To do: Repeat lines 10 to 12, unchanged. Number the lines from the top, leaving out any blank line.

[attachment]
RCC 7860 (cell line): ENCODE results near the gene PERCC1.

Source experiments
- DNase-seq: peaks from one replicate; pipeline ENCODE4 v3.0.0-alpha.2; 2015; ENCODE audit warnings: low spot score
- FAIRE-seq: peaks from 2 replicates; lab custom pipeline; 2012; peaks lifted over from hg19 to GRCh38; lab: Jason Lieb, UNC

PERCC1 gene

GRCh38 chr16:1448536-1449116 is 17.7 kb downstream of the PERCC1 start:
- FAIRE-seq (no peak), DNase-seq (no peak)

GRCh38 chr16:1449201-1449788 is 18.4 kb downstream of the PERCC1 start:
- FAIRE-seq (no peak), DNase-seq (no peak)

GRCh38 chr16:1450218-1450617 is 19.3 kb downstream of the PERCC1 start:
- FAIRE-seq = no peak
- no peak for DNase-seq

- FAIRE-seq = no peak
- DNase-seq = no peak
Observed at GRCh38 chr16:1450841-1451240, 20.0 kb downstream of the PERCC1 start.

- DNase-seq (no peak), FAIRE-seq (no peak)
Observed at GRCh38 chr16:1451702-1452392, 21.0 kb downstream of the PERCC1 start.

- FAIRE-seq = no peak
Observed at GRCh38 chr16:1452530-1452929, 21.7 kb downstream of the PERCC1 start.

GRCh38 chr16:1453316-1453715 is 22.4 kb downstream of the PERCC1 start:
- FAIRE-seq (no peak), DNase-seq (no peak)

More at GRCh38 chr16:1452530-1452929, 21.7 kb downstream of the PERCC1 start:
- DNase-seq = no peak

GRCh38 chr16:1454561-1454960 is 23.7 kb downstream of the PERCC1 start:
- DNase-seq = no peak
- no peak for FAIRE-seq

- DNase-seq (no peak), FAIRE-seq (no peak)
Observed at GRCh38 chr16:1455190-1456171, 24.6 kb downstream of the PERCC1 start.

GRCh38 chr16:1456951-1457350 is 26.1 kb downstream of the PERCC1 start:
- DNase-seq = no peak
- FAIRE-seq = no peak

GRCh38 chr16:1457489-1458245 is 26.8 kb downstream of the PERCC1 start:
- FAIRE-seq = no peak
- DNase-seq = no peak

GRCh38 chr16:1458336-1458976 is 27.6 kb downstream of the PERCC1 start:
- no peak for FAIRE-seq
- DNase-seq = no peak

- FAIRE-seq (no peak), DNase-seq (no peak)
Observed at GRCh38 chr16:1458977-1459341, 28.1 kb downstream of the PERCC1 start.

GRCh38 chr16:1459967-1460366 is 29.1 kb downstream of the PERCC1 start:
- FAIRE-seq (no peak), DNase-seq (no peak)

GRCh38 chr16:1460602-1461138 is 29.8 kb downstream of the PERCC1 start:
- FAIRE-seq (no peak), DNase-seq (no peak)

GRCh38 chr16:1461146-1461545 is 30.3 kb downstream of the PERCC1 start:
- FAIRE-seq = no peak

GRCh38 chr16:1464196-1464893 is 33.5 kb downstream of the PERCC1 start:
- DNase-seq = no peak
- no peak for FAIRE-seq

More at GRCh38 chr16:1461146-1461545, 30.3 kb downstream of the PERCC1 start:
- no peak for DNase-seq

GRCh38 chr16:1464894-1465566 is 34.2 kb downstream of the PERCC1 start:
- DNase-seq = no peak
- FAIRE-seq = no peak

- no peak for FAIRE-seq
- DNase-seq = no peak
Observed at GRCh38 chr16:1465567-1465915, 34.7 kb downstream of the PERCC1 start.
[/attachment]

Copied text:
GRCh38 chr16:1450218-1450617 is 19.3 kb downstream of the PERCC1 start:
- FAIRE-seq = no peak
- no peak for DNase-seq